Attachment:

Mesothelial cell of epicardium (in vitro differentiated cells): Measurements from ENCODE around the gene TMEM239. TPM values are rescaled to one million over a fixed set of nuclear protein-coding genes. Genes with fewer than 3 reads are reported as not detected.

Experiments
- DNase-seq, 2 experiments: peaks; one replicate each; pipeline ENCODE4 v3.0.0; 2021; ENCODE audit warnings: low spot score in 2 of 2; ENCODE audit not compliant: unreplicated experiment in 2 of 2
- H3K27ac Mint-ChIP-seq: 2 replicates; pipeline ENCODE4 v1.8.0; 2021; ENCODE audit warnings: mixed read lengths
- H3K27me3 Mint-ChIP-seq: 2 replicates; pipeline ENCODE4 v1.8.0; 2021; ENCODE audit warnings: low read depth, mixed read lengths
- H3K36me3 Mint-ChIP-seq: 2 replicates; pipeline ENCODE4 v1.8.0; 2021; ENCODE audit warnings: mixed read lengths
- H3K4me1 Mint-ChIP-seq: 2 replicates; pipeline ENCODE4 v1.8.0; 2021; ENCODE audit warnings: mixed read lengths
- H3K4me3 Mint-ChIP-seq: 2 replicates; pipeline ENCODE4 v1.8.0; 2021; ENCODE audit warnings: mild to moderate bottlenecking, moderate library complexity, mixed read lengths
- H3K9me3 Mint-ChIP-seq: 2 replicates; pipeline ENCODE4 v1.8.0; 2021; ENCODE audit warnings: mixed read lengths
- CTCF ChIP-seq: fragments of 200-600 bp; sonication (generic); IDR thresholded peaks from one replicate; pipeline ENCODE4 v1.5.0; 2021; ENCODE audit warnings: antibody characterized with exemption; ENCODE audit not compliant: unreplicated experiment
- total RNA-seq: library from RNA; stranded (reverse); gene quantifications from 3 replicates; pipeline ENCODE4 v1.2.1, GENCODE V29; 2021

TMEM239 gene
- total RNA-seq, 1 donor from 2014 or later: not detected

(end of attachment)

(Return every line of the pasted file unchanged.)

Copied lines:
Mesothelial cell of epicardium (in vitro differentiated cells): Measurements from ENCODE around the gene TMEM239. TPM values are rescaled to one million over a fixed set of nuclear protein-coding genes. Genes with fewer than 3 reads are reported as not detected.

Experiments
- DNase-seq, 2 experiments: peaks; one replicate each; pipeline ENCODE4 v3.0.0; 2021; ENCODE audit warnings: low spot score in 2 of 2; ENCODE audit not compliant: unreplicated experiment in 2 of 2
- H3K27ac Mint-ChIP-seq: 2 replicates; pipeline ENCODE4 v1.8.0; 2021; ENCODE audit warnings: mixed read lengths
- H3K27me3 Mint-ChIP-seq: 2 replicates; pipeline ENCODE4 v1.8.0; 2021; ENCODE audit warnings: low read depth, mixed read lengths
- H3K36me3 Mint-ChIP-seq: 2 replicates; pipeline ENCODE4 v1.8.0; 2021; ENCODE audit warnings: mixed read lengths
- H3K4me1 Mint-ChIP-seq: 2 replicates; pipeline ENCODE4 v1.8.0; 2021; ENCODE audit warnings: mixed read lengths
- H3K4me3 Mint-ChIP-seq: 2 replicates; pipeline ENCODE4 v1.8.0; 2021; ENCODE audit warnings: mild to moderate bottlenecking, moderate library complexity, mixed read lengths
- H3K9me3 Mint-ChIP-seq: 2 replicates; pipeline ENCODE4 v1.8.0; 2021; ENCODE audit warnings: mixed read lengths
- CTCF ChIP-seq: fragments of 200-600 bp; sonication (generic); IDR thresholded peaks from one replicate; pipeline ENCODE4 v1.5.0; 2021; ENCODE audit warnings: antibody characterized with exemption; ENCODE audit not compliant: unreplicated experiment
- total RNA-seq: library from RNA; stranded (reverse); gene quantifications from 3 replicates; pipeline ENCODE4 v1.2.1, GENCODE V29; 2021

TMEM239 gene
- total RNA-seq, 1 donor from 2014 or later: not detected